Last month, Cordray boasted at the National Association of Attorneys General (NAAG) 2015 Winter Meeting that to date, the CFPB’s publicly announced enforcement actions have resulted in $5.3 billion in relief to 15 million consumers and more than $200 million in civil money penalties. Cordray, himself a former Ohio attorney general, told the association that the bureau will continue to work with both state and federal law enforcement authorities to continue that trend.

Many of the CFPB’s enforcement actions have targeted mortgage lenders, title companies and their settlement service partners, resulting in significant fines and settlements. Just two months into 2015, the CFPB has already outpaced enforcement activities involving companies in these sectors that it announced during the same period of last year, and the bureau is working closely with state regulators on these efforts.

On Jan. 22, the bureau announced a consent order against Wells Fargo, JPMorgan and Genuine Title, a now-defunct title company, for engaging in an alleged illegal marketing services and kickback scheme. The consent order, announced along with the Maryland attorney general, assessed a total of $35.7 million in penalties against the companies.

On Feb. 10, the CFPB took action against NewDay Financial LLC, a Maryland-based, nonbank mortgage lender owned by Chrysalis Holdings, for allegedly deceiving consumers about a veterans organization’s endorsement of NewDay’s products and participating in a scheme to pay kickbacks for customer referrals in violation of the Real Estate Settlement Procedures Act, or RESPA. The CFPB ordered NewDay to pay a $2 million civil money penalty for its actions.

Just days later on Feb. 12, the CFPB filed a complaint in the Maryland federal court against three mortgage companies — All Financial Services, American Preferred Lending and Flagship Financial Group — for allegedly “misleading consumers with advertisements implying U.S. government approval of their products.” The CFPB’s lawsuit seeks a civil fine and a permanent injunction to prevent future violations, and is not a finding or ruling the companies violated the law.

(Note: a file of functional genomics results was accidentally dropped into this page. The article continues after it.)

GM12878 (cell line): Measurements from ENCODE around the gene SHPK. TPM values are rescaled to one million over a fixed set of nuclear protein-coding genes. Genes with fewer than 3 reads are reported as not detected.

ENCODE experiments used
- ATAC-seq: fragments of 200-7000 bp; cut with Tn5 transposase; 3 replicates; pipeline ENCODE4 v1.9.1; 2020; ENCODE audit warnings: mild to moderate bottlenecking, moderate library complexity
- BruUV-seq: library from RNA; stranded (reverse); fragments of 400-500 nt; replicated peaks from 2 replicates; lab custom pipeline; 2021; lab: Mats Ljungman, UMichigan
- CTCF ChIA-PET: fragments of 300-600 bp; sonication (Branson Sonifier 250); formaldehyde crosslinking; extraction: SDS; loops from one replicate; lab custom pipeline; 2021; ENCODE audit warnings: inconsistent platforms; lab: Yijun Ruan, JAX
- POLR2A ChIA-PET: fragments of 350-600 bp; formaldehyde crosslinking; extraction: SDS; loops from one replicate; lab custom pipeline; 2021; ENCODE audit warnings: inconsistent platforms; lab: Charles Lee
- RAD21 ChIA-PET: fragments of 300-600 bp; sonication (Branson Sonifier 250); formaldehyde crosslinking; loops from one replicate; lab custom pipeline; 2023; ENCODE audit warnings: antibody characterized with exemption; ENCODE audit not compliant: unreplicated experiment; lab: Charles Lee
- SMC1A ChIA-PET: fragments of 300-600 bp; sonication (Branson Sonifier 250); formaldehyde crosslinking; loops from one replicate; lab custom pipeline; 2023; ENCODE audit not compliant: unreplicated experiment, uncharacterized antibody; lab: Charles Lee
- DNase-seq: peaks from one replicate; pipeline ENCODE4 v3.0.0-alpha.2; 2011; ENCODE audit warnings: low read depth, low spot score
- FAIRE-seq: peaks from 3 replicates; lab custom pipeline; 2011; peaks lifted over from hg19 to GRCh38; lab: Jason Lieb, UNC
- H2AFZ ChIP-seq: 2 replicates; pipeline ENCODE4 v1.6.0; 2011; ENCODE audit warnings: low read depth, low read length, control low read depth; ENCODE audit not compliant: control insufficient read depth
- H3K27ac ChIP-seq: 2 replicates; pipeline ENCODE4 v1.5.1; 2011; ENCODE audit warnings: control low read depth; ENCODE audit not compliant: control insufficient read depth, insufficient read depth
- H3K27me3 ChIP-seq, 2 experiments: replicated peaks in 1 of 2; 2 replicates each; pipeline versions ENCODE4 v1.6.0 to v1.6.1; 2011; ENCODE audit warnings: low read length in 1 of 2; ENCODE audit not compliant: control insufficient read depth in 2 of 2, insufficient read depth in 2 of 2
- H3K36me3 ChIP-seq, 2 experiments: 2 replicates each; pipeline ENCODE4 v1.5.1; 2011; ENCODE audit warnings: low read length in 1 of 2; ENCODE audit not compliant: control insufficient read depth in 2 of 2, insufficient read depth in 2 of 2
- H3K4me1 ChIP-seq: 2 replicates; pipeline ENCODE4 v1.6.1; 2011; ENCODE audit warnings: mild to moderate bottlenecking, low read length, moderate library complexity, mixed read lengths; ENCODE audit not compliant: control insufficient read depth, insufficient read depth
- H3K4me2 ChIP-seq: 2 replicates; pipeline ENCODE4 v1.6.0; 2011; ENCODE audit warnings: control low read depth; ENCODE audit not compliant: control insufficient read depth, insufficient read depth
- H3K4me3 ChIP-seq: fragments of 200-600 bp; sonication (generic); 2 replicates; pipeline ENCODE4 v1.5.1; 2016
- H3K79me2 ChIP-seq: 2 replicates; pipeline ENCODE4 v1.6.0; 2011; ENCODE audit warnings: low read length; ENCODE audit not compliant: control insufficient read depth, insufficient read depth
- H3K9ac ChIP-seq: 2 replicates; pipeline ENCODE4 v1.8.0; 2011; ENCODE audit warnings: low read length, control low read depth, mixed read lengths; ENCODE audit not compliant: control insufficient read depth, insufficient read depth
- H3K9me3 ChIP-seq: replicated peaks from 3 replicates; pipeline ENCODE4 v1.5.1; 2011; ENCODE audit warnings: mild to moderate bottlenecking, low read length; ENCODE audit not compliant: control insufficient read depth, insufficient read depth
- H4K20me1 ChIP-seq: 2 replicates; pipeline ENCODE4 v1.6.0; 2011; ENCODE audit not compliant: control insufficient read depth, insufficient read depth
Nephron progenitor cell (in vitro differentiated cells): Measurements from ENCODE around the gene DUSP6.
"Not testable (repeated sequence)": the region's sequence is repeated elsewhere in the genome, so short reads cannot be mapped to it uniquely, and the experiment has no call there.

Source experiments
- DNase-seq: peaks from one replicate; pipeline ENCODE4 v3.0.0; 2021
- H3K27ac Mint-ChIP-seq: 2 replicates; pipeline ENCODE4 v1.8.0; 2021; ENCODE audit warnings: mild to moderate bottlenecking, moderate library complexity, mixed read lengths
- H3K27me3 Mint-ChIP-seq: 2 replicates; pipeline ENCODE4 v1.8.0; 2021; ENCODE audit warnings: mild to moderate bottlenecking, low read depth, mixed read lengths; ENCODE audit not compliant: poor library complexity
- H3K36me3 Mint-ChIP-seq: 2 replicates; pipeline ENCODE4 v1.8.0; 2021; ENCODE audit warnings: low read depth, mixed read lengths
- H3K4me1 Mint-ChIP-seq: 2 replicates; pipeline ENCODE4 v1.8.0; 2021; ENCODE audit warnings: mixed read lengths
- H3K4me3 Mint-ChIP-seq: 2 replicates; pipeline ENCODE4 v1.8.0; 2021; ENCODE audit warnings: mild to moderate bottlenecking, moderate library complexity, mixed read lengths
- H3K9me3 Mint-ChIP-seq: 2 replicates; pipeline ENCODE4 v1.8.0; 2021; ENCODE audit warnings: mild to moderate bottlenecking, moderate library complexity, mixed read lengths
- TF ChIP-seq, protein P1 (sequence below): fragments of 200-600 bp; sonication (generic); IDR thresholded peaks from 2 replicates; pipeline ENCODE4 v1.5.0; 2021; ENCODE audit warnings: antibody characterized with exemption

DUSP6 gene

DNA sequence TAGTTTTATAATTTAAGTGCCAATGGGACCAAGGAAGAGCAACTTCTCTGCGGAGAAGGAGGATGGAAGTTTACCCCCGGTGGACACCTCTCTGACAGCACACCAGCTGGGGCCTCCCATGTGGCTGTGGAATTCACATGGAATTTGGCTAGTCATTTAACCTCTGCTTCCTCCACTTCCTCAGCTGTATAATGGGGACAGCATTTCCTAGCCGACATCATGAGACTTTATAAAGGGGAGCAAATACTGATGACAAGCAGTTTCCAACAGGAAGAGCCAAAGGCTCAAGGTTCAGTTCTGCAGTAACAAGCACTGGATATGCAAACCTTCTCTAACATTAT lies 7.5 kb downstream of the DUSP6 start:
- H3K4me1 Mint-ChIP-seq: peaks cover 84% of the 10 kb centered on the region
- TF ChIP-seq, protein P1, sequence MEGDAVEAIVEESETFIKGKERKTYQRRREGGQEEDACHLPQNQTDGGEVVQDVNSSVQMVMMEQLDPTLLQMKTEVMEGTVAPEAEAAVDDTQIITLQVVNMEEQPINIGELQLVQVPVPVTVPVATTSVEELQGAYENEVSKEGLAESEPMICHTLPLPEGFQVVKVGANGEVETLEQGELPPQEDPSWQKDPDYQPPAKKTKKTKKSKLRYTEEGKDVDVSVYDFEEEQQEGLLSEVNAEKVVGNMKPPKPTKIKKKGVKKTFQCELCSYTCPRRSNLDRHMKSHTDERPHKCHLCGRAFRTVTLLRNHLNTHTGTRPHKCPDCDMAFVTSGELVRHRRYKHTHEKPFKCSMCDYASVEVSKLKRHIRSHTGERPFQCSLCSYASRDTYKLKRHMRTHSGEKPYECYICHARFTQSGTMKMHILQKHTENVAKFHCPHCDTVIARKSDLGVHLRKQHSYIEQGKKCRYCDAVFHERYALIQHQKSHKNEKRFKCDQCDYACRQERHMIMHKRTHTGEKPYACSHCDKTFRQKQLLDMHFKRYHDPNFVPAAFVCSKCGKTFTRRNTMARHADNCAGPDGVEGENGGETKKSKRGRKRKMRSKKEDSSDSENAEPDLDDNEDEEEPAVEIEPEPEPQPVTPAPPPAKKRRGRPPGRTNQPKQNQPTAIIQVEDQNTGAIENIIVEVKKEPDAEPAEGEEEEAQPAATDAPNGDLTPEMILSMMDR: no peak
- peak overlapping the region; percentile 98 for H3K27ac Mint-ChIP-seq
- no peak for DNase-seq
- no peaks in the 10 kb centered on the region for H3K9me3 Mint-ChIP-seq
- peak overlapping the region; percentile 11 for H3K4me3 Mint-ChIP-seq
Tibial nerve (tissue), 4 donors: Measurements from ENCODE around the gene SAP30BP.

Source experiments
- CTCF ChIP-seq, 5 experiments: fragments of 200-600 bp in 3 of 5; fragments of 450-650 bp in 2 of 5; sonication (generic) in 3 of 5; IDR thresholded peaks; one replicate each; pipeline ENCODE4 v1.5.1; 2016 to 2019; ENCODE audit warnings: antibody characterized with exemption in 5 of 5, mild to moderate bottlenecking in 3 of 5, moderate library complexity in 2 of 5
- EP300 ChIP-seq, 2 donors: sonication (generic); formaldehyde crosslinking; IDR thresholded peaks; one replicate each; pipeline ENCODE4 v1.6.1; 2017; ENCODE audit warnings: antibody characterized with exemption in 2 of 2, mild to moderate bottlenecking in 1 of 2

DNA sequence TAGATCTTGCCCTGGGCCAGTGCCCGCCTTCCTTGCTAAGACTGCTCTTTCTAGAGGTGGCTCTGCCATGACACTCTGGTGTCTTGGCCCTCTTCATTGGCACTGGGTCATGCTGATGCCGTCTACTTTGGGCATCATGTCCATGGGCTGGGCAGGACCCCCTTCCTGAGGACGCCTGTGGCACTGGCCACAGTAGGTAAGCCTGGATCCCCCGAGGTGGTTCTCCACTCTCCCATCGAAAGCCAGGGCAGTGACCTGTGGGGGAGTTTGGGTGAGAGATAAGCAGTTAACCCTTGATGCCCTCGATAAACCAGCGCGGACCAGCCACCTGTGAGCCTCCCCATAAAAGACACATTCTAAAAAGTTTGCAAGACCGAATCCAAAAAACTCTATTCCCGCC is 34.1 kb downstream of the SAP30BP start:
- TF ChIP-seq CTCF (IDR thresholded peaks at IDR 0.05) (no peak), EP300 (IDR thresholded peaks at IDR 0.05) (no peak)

Praising the cooperation of state authorities in Maryland for these enforcement actions, Cordray urged the NAAG’s members to join the CFPB “in these determined and much-needed efforts.”

“Fraud of any kind is a bread-and-butter law enforcement issue, and we must strike at it hard and effectively wherever it is harming consumers,” Cordray told the NAAG. “I believe, consistent with our experience to date, that we can do this best when we do it together.”

But not all lawmakers agree that the CFPB has run afoul of its original intent. Maxine Waters, D-California and ranking member of the House Financial Services Committee, praised the bureau’s track record at the March 3 hearing and listed the many ways she says her Republican colleagues have worked to harm the agency.

“Taking their strategy from Wall Street, predatory lenders and other bad actors in our financial system — the Republicans on this Committee have advanced countless measures that would undermine the CFPB’s ability to protect consumers from deceptive marketing, unlawful debt collection, lending discrimination, illegal fees and other unscrupulous activity,” Waters said. “This includes legislation to destabilize CFPB’s leadership, end its autonomy and tie its independent funding to the whims of the congressional appropriations process. I cannot imagine staff time and resources that the bureau has spent responding to your frivolous requests — at the expense of helping our nation’s consumers. But that’s precisely the Republican playbook. They want the CFPB to be wasting resources digging out from under a deluge of requests — so that the payday lenders, debt collectors and other predators can continue victimizing the American people unabated.”

Email Amy Swinderman.